The Loneliness of the Long Distance Runner (1962)




Critic Consensus: Dry and full of angst, this British New Wave classic features potent social commentary and a star making performance by Tom Courtenay as a textbook example of the "angry young man."

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Movie Info

Tom Courtenay made his film debut as Colin Smith, a lower-class British youth who is sent to a reformatory as a result of a robbery, in Tony Richardson's landmark Angry Young Man film. Mixed with Colin's reform-school experiences, spent training for a long-distance marathon against a rival institution, are his memories of the events that led up to his incarceration, including the death of his father (Peter Madden).
Classics , Drama
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Tom Courtenay
as Colin Smith
Michael Redgrave
as Ruxton Towers Reformatory governor
Peter Madden
as Mr. Smith
Julia Foster
as Gladys
Topsy Jane
as Audrey
Dervis Ward
as Detective
Raymond Dyer
as Gordon
Philip Martin
as Stacey
Arthur Mullard
as Chief Officer
Ray Austin
as Craig
Anthony Sager
as Fenton
John Thaw
as Bosworth
Avis Bunnage
as Mrs. Smith
Peter Kriss
as Scott
Peter Duguid
as Doctor
John Bull
as Ronalds
William Ash
as Gunthorpe
Dallas Cavell
as Lord Jaspers
Anita Oliver
as Alice Smith
Anthony Sagar
as Fenton
Brian Hammond
as Johnny Smith
Christopher Parker
as Bill Smith
Frank Finlay
as Booking Office Clerk
Robert Percival
as Tory Politician
Christopher Williams
as Public School Boy
James Fox
as Public School Boy in Race
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Critic Reviews for The Loneliness of the Long Distance Runner

All Critics (19) | Top Critics (4)

The performance of Tom Courtenay and the imaginative, if sometimes overfussy, direction of Tony Richardson, plus some standout lensing by Walter Lassally makes this a worthwhile pic.

Full Review… | August 4, 2008
Top Critic

Most of the period hallmarks of the British New Wave are paraded here.

Full Review… | June 23, 2006
Time Out
Top Critic

While this show of compassion may not sit comfortably with those who distrust social agitation and too easy sympathy, it must be said that a splendid presentation is made by Mr. Richardson.

Full Review… | May 20, 2003
New York Times
Top Critic

More allegory from the depths of the British kitchen sink.

Full Review… | December 31, 1999
Chicago Reader
Top Critic

Ultimately, Richardson's pot-shots at consumerism and class have lost some urgency, but the nihilistic, punky buzz packs an immortal wallop. Classic.

Full Review… | August 4, 2008
Total Film

In attempting to straddle dramatic realism, Richardson tried hard to avoid moralizing on the hypocrisies of adults or exaggerating the experiences of youth, but in striving for the middle ground, he also strive for mediocrity.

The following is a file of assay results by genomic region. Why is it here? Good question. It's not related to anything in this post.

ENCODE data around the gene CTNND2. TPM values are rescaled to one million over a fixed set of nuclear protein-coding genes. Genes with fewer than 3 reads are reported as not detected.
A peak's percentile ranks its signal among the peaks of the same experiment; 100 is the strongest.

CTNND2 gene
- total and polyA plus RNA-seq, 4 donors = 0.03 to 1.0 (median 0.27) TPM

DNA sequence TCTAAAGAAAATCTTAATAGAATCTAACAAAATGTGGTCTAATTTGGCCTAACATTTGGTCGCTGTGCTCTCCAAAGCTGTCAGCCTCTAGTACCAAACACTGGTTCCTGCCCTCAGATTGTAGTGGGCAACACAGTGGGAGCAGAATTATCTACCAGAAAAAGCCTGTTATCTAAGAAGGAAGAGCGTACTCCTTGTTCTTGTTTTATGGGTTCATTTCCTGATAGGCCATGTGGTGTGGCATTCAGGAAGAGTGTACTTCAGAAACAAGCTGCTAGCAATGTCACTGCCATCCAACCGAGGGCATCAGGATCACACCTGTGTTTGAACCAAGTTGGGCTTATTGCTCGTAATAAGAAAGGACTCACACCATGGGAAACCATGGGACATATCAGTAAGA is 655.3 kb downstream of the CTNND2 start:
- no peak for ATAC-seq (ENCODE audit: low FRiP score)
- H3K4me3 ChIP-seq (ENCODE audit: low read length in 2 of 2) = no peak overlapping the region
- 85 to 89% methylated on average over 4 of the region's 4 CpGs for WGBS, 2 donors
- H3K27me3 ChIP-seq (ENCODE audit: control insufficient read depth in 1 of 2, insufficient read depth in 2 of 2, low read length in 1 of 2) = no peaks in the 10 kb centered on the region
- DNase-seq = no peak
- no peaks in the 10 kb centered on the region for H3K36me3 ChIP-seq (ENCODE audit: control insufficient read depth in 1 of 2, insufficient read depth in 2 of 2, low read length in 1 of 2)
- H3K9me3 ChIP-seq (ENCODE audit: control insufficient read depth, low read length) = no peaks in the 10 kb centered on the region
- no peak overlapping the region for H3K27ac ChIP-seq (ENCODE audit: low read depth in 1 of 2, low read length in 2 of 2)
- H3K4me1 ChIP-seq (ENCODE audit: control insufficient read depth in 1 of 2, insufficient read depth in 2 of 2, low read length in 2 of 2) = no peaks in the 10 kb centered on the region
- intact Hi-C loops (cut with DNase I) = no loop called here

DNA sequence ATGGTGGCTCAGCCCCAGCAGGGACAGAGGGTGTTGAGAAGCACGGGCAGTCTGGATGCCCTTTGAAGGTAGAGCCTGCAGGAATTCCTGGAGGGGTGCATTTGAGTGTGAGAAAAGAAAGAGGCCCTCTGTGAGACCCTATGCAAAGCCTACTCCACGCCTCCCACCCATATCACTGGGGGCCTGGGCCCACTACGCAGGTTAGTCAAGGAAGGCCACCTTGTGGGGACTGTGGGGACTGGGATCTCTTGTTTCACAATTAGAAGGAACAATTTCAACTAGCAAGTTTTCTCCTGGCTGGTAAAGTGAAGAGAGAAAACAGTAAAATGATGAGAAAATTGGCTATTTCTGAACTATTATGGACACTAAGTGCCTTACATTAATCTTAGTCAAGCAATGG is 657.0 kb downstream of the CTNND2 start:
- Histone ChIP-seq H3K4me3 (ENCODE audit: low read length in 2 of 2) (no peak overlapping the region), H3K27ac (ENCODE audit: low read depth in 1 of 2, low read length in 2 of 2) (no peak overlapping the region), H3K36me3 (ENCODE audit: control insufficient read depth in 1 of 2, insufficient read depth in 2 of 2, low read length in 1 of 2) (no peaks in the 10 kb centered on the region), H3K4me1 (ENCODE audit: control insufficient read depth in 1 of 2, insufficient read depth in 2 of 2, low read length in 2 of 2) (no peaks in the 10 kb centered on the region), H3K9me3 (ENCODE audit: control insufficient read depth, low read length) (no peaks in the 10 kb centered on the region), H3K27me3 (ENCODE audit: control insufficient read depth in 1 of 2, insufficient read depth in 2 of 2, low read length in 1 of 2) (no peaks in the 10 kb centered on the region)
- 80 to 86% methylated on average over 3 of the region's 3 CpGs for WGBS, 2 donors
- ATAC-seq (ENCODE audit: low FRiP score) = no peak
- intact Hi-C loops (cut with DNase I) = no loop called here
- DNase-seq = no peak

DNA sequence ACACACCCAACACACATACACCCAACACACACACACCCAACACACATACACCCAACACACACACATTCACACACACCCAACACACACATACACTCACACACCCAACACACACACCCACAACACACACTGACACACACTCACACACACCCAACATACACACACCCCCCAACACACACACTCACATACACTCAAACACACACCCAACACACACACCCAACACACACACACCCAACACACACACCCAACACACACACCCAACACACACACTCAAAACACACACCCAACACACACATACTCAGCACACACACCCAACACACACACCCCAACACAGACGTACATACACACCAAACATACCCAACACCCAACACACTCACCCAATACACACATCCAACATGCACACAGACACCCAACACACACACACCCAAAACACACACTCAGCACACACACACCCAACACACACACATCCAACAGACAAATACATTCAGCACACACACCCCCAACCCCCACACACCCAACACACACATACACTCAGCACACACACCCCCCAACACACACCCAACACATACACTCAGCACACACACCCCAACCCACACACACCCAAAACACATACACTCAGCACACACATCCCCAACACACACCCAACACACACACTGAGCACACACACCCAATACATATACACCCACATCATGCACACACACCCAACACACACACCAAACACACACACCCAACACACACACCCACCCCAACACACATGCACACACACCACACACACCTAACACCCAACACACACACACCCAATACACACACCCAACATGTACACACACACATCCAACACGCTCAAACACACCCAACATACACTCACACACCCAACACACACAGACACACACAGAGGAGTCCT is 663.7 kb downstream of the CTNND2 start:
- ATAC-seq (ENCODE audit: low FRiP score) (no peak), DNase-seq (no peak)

August 4, 2008

Audience Reviews for The Loneliness of the Long Distance Runner


Another exquisite film from 1962, the year that brought you Lawrence of Arabia, To Kill a Mockingbird and King Kong vs. Godzilla. Tony Richardson knows how to make a motion picture and this is unequivocally one of his best.

Randy Tippy
Randy Tippy

Super Reviewer


While The Loneliness of the Long Distance Runner is a beautifully bleak story about a reform school kid and for good or ill, the choices he makes. Great direction and cinematography along with a great debut performance by Tom Courtenay are definitely the highlights of this movie, but what I really liked was the flashback-told story and buildup to a truly well-done finale. Out of all the "angry young man" movies I've seen, The Loneliness of the Long Distance Runner was the best because it actually explained WHY its protagonist was the way he was as opposed to making you endure the behavior of a raving dipshit.

Michael Gildea
Michael Gildea

Super Reviewer

Ahh Mother,why oh why oh why oh why, don't they make them like they used to? Forget your Guy Richie crime capers,'Loneliness of the long distance runner' is British cinema at its best. I can't explain why I love this film (erm so why I am I here?), whenever I try to explain the plot to friends they look perplexed as to why the film should be so good. Tom Courtenay is in his element in his portrayal as the 'loveable rogue'. Has 'Jerusalem' ever been more poignantly sung as it has here? Im not urging you to go out and purchase the film, but if you have a spare 90 odd minutes and it comes on television then watch it. Ta.

Cassandra Maples
Cassandra Maples

Super Reviewer

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